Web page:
3. Facebook Message

Facebook is the world’s biggest form of social media today, with over 728 million daily users. Everyone’s on Facebook and it’s one of the easiest places you can find people to connect with. Even if you don’t know the email of your friend, you can find them just with their name. Even though you might get a lot of search results for the same name, you can find your friend through their profile picture. All you need to do next is add them or shoot them a message saying that you wanted to know what they’ve been doing lately.

Not just that, you can also keep updated with the progress of your friends by seeing their status updates, images, and videos that they’ve shared (if any).

Advertising

4. Phone Call

Another option that you have to reconnect with your old friends is the telephone. All you need to do is pick up the phone, dial the number, and speak to them. If you don’t have their number, try calling their office (if you know where they work) or you can also use search engines like Google to figure out their current digits.

This might be an old school idea, but the voice of your friend, even if you leave a message, will keep you boosted and energized — and more likely to continue pursuing this reconnection.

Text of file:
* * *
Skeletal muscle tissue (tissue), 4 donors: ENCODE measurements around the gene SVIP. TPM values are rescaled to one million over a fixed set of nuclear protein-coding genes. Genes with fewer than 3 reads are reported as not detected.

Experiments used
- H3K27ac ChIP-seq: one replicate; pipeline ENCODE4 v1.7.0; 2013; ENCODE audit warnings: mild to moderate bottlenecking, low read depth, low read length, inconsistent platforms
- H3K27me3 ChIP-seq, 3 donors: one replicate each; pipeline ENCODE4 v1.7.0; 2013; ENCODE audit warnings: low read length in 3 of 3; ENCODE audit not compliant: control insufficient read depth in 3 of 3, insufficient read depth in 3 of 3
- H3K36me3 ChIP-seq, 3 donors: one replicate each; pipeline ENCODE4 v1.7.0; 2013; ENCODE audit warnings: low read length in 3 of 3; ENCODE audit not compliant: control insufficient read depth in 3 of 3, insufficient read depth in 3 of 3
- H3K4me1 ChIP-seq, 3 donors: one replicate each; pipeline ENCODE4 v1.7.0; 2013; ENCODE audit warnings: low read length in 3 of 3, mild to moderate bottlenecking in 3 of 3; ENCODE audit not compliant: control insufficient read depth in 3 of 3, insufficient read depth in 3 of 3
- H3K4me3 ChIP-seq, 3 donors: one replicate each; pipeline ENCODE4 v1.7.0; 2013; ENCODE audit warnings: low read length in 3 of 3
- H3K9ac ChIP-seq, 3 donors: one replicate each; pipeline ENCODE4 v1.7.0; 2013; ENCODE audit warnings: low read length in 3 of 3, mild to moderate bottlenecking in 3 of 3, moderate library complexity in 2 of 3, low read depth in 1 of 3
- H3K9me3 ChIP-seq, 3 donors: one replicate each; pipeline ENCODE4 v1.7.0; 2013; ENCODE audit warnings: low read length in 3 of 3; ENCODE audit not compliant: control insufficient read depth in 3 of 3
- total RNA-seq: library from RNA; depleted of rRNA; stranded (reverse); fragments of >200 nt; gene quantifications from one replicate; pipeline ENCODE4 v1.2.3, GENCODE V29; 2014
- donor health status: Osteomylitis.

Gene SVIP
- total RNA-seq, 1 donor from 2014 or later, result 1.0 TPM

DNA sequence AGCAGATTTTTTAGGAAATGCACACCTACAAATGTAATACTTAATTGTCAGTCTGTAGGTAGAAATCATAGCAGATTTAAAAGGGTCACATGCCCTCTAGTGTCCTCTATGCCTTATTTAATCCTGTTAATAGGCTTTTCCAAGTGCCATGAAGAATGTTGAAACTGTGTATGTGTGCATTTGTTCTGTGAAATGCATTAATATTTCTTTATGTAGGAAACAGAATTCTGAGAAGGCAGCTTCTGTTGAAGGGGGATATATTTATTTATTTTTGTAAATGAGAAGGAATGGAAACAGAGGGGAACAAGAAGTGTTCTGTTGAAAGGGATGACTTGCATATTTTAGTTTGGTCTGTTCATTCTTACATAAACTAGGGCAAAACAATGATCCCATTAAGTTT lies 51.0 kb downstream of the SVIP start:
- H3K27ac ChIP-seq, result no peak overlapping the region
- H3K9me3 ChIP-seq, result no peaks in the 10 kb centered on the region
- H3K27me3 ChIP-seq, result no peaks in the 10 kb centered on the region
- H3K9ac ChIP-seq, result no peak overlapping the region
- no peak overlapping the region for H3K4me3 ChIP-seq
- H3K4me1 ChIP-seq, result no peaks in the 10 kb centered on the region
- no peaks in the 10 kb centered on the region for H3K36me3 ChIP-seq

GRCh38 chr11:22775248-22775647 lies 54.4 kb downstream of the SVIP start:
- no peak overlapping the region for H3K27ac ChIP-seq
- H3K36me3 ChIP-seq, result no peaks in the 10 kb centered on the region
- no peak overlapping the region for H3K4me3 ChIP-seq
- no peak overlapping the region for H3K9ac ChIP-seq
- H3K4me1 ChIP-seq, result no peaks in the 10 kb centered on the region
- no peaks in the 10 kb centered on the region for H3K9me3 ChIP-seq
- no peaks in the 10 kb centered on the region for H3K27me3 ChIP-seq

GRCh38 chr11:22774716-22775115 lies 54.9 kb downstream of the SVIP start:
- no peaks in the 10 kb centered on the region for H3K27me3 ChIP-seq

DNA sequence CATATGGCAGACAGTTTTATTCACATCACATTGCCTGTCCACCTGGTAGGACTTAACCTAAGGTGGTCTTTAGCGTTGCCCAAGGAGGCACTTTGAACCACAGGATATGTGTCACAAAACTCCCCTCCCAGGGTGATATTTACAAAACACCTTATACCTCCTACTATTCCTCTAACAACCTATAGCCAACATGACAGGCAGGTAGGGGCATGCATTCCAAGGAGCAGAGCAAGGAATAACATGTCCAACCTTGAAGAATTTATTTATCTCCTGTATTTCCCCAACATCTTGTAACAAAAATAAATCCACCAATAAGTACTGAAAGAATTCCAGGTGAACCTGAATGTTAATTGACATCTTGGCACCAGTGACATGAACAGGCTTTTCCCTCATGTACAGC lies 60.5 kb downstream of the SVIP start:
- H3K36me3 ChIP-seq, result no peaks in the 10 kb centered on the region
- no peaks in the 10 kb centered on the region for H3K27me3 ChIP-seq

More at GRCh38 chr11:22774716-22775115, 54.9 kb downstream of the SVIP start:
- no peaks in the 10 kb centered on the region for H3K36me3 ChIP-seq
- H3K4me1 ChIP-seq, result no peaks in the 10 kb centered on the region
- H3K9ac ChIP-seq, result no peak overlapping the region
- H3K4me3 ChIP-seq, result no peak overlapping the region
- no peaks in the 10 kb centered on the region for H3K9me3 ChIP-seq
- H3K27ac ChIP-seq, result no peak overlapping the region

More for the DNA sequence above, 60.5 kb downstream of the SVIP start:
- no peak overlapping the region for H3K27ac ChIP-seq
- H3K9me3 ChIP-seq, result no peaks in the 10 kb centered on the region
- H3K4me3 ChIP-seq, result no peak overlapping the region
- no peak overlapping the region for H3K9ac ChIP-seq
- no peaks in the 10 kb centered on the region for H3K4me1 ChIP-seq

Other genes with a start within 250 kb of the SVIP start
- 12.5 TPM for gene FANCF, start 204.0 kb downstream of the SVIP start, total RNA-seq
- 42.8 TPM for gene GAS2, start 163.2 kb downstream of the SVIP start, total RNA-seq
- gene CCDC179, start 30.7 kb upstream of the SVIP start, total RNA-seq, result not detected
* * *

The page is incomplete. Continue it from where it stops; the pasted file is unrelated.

5. Find a public database

A lot of information regarding people is available in public records and database that are available to access online for free. Sites listing Free Public Records allow you to find details regarding addresses, places of work, and relations for free. You can also call the city hall or the municipal government of the place your friend last lived to get details regarding their phone number and address, though it might take a lot of time.

Advertising

Another free and simple-to-use database is a site called Pipl.com, which gives you information about the place of residence of your friend, with just his or her name, in a matter of seconds.

Getting in touch with your old friends can bring in a lot of excitement and nostalgia, all at the same time. Make sure to reminisce about the old moments while also planning to connect with them further and make new memories in the future.

Featured photo credit: Pinky Promise via pixabay.com

More by this author